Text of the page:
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The advantages are magnified when firm leadership begins to reflect a more diverse representation. In fact, studies show that more diverse companies, with diverse management teams, see as much as 19% additional revenue—due to their ability to innovate. 

Now, this doesn’t mean that inclusion and diversity should be the only factors at play when considering a new hire. Having the required qualifications and necessary skills for the job should still be the main criteria. 

That said, there’s substantial evidence that organizations with diverse leadership teams see potential to perform much better

So how does a firm work toward creating a more diverse organization? Many accounting firms recognize that increasing their diversity and inclusiveness is what they want for the firm, but they don’t know how to take actionable steps toward that goal. Here are some of the most helpful steps you can take to build a more inclusive firm.

 

7 Steps Toward Building a More Inclusive Firm

 

1. Assess where you’re standing from a diversity standpoint

The first step toward fixing any problem is defining the problem itself. As such, it’s helpful to run a diversity audit to know where your firm stands regarding diversity and inclusion. Based on the findings from this audit, you can identify why your firm is in its current diversity situation and determine what the right strategy is.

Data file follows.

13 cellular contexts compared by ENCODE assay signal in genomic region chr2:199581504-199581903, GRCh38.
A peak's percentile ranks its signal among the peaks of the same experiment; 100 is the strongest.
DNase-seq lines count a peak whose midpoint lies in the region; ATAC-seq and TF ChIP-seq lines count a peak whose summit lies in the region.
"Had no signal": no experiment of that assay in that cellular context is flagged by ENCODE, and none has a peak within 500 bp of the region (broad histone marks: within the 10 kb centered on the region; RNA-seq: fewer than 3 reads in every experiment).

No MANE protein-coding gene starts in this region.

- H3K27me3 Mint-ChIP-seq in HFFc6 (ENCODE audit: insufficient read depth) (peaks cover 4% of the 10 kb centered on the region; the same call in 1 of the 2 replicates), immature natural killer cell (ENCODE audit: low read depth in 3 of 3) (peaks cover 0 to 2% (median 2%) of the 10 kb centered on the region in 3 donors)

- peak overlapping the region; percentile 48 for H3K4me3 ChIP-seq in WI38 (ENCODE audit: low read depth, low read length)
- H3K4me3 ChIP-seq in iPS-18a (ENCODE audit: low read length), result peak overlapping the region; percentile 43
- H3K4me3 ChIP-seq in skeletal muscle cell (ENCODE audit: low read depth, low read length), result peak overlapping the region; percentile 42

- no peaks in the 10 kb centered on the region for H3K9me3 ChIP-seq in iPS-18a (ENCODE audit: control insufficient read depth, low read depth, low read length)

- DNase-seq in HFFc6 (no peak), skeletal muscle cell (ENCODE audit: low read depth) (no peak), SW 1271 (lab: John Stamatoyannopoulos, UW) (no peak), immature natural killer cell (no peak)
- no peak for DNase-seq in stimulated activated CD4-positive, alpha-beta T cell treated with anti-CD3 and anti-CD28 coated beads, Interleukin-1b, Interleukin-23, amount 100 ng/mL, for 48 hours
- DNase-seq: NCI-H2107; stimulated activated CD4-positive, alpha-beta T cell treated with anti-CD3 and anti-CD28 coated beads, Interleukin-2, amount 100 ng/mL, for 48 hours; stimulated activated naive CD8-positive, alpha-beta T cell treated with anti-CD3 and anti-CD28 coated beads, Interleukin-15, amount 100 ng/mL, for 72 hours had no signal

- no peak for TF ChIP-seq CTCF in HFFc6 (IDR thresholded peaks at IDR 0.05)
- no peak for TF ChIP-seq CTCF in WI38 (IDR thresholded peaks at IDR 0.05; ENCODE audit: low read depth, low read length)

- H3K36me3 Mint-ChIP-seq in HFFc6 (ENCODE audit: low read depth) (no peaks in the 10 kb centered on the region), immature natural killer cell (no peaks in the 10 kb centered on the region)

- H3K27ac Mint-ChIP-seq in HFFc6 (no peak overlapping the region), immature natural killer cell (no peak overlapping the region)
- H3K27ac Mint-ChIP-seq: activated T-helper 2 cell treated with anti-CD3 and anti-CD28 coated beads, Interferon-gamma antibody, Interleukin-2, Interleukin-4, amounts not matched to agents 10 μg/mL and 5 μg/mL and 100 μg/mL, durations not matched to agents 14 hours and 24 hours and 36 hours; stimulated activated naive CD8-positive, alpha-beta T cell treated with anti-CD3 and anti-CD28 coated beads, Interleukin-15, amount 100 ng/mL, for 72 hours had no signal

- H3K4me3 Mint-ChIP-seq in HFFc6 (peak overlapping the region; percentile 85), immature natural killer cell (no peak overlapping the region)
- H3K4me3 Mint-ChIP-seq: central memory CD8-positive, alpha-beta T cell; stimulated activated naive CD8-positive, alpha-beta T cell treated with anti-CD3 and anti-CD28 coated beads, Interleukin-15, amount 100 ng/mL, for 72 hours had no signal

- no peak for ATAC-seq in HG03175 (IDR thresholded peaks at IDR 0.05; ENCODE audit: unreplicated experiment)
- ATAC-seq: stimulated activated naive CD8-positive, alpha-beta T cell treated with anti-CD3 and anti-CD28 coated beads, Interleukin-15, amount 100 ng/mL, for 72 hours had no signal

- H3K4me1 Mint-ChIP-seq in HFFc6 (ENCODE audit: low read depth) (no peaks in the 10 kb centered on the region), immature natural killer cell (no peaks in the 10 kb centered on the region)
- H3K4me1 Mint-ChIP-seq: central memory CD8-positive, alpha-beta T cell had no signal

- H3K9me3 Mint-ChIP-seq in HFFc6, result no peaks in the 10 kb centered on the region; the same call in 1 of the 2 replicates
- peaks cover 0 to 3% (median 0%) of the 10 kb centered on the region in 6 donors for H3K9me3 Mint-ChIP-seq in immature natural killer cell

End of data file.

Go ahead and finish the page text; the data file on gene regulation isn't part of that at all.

2. Recognize inclusion is an ongoing process

Having a diverse and inclusive leadership in your firm is not a one-and-done project or a trend to implement. Rather, it should be seen as an ongoing process that, just like every other business process, needs to be monitored, reviewed, and periodically optimized. Set up inclusion metrics and track them like you would anything else—it will help make sure you keep moving toward your goal.
 

3. Educate your leadership team 

Oftentimes the problem of a lack of inclusion and diversity derives from a lack of understanding of what the problem is. This is where investing resources into educating your leadership pays off in making lasting changes in your company’s culture. Leadership has a huge impact on how the rest of your organization perceives the firm’s commitment toward inclusion and diversity. 

 

4. Establish employee feedback processes

One of the biggest ways organizations manage to increase the inclusiveness of their workforce is by listening to their employees. A big part of having an inclusive organization is making sure that all your employees know they have a voice, and that the leadership team actively listens. 

How you implement these feedback processes will depend on the size of your firm, but whichever solution you choose to implement will pay off in changing the overall sentiment of your team.

 

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5. Make adjustments to your hiring process

The goal of analyzing diversity and recognizing potential issues is to take action in your hiring process. If you find a correlation between your hiring process and any existing cultural bias(es), it’s important to adjust accordingly.